Stranger on the Third Floor - Movie Reviews - Rotten Tomatoes

Stranger on the Third Floor Reviews

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½ January 4, 2019
Not a great movie by normal standards, but deserves a ratings bump for the place it has in noir history. The elements that earn it the distinction of being considered the first noir are definitely there and a pleasure to watch. Peter Lorre is the other highlight of the flick, to be sure. All in all, an enjoyable and worthy watch.
December 1, 2018
Acting a little hokey, but well done for its time period.
½ June 30, 2018
Decent murder turned suspense caper where McGuire is a reporter who is the witness against an alleged murderer. Yet, as can be predicted, it may not have been and of course there is another murder and a more nefarious suspect - Lorre. Very pedestrian with an extend dream sequence. Resolves itself in the usual pat manner. Just ok.
½ March 18, 2018
Not quite perfect, but it still has its unique elements that put it above others. The dream sequence is one of those. Lorre's teeth were something too!
March 11, 2018
Character actors Cook Jr, Halton, & our hero McGuire really fill out this film admirably. Tallichet also seems to hit her marks and deliver charming nuances for her role. The cinematography & editing certainly seem to deliver a product the close to what any director should be happy with.

While this is sometimes touted as the first Film Noir, I would say this is a progenitor of the genre. The streets are dim echoes of fritz Lang's M (which also starred Lorre) in which an all night search miraculously uncovers a psychotic - who doesn't scream "Hilfe!" in this film. And a few scenes show a strong influence of German Expressionist cinema - not quite the archetypal American Noir yet. While Lorre does an excellent job once more, it's a shame he took so long to break out of this stereotype. A shame he was ever locked into a stereotype as Lorre was a great character actor who could do everything... except dance.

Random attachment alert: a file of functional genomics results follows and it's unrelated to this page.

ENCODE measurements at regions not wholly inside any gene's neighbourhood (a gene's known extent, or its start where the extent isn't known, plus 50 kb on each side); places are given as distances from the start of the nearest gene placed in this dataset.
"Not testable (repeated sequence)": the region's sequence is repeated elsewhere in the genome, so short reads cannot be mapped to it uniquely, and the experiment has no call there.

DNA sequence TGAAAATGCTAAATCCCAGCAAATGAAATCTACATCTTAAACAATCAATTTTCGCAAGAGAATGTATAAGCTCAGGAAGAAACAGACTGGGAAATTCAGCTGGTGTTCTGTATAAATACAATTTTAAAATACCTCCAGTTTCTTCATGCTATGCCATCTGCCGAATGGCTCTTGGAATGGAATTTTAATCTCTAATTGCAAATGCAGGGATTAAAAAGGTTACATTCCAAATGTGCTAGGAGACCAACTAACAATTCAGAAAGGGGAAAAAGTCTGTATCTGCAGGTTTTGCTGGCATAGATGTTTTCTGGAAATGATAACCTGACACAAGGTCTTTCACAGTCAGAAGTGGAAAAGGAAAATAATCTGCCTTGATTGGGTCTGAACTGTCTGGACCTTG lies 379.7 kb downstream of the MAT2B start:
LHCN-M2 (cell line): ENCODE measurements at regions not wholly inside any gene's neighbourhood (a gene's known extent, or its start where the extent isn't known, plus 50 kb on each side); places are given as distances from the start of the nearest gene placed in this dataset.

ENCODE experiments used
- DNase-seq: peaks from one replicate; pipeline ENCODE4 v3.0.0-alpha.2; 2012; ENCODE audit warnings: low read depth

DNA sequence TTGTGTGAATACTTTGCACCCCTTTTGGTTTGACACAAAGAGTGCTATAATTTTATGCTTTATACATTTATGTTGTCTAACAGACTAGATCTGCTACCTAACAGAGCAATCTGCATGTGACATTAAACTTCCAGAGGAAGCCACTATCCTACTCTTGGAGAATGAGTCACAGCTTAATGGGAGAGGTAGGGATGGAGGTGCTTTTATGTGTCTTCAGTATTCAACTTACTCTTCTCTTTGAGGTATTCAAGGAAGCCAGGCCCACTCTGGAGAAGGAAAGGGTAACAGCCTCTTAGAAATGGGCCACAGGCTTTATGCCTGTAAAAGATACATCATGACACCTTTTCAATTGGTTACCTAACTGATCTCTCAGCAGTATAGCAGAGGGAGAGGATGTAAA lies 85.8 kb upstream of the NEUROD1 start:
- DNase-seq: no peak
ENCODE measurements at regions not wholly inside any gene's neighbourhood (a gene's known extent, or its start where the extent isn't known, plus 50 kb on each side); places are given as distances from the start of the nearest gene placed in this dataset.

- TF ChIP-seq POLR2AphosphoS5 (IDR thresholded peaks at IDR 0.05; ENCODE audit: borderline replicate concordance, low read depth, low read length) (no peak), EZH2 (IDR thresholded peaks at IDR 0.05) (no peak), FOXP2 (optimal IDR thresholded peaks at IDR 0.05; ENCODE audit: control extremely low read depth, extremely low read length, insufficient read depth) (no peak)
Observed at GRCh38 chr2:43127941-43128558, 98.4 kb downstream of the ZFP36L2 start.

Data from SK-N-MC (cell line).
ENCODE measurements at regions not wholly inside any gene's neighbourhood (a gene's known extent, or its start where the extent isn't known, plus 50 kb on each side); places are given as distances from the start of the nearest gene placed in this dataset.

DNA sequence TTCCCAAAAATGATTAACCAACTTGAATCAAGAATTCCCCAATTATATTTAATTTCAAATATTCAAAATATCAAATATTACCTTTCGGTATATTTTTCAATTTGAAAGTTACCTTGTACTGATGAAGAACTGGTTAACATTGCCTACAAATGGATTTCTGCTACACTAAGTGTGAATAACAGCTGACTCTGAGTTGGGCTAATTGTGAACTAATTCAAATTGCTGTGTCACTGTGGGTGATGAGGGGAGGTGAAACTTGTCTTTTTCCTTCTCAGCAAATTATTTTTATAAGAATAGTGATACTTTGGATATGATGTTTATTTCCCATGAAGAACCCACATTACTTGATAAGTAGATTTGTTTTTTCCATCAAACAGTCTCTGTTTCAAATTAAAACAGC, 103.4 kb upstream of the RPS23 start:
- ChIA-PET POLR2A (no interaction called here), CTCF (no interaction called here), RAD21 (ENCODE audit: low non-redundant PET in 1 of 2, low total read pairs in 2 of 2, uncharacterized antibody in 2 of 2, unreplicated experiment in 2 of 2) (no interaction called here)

½ February 7, 2018
Is this the first film noir? Some think so -- but of course, the genre has no real beginning nor end and was never more than a loose association defined by the common elements. Certainly, many of the elements are here, including low key (high contrast) lighting, voice-over narration, a horrifying dream sequence, a man or two poked by the fickle finger of fate, and the presence of Elisha Cook, Jr. and Peter Lorre (both of whom also appeared in another film also identified as a harbinger of the genre, The Maltese Falcon, 1941). Here, Lorre is given top billing (as a result of his starring role in the Mr Moto series), but he has only a few scenes as the titular stranger who ultimately becomes a suspect for the two murders that reporter Mike Ward (played by John McGuire) gets entangled with. But there is quite a lot of action before we ever meet Lorre: Ward is the star witness at a murder trial but he and his girlfriend come to have doubts about whether the poor shmuck who was convicted (yes, Elisha Cook, Jr.) really did it. The style (by cinematographer Nicolas Musuraca) is influenced by the German Expressionist movement (though not to the level of Caligari) and Ward seems genuinely haunted (bring on the dream sequence). But it is all over and done with in about an hour and the ending is unexpectedly upbeat. The best noirs were yet to come!